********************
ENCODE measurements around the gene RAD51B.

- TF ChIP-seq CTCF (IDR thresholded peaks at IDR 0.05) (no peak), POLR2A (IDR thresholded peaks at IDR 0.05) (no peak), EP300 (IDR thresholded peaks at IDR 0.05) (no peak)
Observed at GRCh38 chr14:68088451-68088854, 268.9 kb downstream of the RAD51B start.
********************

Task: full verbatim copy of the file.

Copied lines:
ENCODE measurements around the gene RAD51B.

- TF ChIP-seq CTCF (IDR thresholded peaks at IDR 0.05) (no peak), POLR2A (IDR thresholded peaks at IDR 0.05) (no peak), EP300 (IDR thresholded peaks at IDR 0.05) (no peak)
Observed at GRCh38 chr14:68088451-68088854, 268.9 kb downstream of the RAD51B start.